KNOXVILLE, Tenn. (WATE) — They’re often called “invisible illnesses.” Forms of Dysautonomia can impact the entire body causing a wide array of symptoms and different levels of disability. Oftentimes, though, you cannot physically see the effects. Someone with Dysautonomia may look healthy, but inside the body is malfunctioning. Many COVID-19 long haulers are developing disorders like this, but millions were suffering from the misunderstood condition well before the pandemic forced a spotlight on their illnesses.
The Sharp Family, in Knoxville, has made it a mission to spread awareness. Chris Sharp worked with government officials in Farragut and Knox County to have a proclamation and resolution passed designating October as Dysautonomia Awareness Month. His wife, Kelly Sharp, is a cardiac nurse with a deeper understanding of the medical implications of Dysautonomia.
The Sharp’s three children all have POTS. It’s the most common form of Dysautonomia. It stands for Postural Orthostatic Tachycardia Syndrome. According to Dysautonomia International, there is no cure for POTS or FDA-approved drug to treat it. Some patients manage with physical therapy, off-label medication to treat symptoms, and a high salt and water diet. These options don’t work for all patients, though. Studies show approximately 25% of POTS patients are unable to work.
Doctors classify POTS as a disorder of the autonomic nervous system. That’s the system that controls everything you don’t think about like digestion, pupil dilation, temperature control, and heart rate. When this system is broken, the impacts are widespread and the symptoms are many.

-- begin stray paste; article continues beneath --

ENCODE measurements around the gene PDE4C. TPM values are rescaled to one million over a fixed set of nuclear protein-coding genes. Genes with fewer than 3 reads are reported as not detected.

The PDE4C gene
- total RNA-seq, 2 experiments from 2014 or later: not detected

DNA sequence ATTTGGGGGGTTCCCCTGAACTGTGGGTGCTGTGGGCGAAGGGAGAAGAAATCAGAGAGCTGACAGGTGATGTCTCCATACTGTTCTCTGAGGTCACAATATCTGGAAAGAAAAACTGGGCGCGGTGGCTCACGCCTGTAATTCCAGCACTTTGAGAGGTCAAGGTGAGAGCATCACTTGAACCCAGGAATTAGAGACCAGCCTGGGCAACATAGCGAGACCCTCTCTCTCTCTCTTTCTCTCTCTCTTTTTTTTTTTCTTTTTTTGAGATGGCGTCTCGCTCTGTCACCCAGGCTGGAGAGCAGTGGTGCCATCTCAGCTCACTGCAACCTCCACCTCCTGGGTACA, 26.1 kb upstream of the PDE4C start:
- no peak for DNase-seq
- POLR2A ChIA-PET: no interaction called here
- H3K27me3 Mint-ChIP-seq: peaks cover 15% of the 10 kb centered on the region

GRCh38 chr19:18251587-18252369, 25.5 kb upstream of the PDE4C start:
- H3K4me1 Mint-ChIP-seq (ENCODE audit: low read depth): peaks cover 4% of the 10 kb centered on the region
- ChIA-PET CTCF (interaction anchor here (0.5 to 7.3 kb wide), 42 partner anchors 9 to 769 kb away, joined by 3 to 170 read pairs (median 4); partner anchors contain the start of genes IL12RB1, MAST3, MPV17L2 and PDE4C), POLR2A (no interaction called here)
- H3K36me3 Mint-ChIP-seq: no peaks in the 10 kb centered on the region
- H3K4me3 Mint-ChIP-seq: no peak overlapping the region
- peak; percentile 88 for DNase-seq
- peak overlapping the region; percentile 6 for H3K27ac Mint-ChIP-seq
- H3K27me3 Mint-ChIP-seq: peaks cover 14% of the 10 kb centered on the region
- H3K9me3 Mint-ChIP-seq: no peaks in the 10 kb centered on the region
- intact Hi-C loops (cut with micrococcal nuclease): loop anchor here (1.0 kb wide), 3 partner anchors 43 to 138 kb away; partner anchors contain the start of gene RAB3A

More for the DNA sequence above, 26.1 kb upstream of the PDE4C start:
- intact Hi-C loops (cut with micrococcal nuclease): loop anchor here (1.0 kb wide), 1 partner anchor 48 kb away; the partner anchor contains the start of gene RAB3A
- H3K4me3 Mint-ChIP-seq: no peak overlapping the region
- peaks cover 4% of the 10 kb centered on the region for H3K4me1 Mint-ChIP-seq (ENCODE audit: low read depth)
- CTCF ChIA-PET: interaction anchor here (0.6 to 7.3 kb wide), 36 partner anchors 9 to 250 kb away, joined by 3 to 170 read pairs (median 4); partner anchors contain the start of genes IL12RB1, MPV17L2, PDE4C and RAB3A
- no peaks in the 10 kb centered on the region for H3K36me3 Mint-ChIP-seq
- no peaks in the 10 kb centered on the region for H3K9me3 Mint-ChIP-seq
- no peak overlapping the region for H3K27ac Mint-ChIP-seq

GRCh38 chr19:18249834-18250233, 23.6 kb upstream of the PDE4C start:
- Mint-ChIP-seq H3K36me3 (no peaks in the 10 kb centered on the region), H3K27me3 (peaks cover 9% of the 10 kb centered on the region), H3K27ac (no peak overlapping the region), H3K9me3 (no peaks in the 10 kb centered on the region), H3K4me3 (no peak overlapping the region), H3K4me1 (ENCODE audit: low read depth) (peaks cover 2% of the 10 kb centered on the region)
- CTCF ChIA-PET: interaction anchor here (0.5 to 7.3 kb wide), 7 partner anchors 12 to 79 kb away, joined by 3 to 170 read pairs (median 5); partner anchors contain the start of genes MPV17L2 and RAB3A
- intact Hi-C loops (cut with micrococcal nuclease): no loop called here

Though the condition is characterized by an exaggerated heart rate upon standing, it is not a heart problem. Doctors say POTS is believed to be a neurological condition, but is poorly understood and causes can remain unknown. Estimates, according to Dysautonomia International, show roughly 50 percent of patients develop the disorder after an infection. This is why specialists in the field weren’t surprised to see so many COVID-19 patients develop POTS.
The Sharps have been promoting The POTS Walk, as well. It’s a virtual fundraiser that goes until the end of September. As of this publication, Tennessee was in sixth place for most fundraising in the country. WATE Anchor Summer Dashe is the Tennessee POTS Walk team captain. She developed POTS five years ago and aired a story about her own experience in hopes of helping raise awareness. Funds from the POTS Walk go directly to major research with the goal of better understanding the condition and helping these patients.
Prior to the pandemic, much of the medical field was unfamiliar with the condition. According to Dysautonomia International, patients waited an average of almost six years to receive a proper diagnosis. Very few specialists on the subject existed, so doctors were overwhelmed with patients. Now that more people are presenting with the syndrome, patients are reporting up to 18 month wait times to get into their autonomic specialists.
As awareness grows around the world forced by the jump in cases, East Tennesseans who have endured the crippling symptoms for years continue to fight for funding, research, and medical education. They fight for a better quality of life for themselves, those who came before, and those who will be diagnosed next.
You can donate to the Tennessee POTS Walk by clicking here.
A fundraiser will also be held on October 24 at Hard Knox Pizza in Hardin Valley from 4-7p.m. WATE Anchor Summer Dashe will be emceeing and speaking at this event.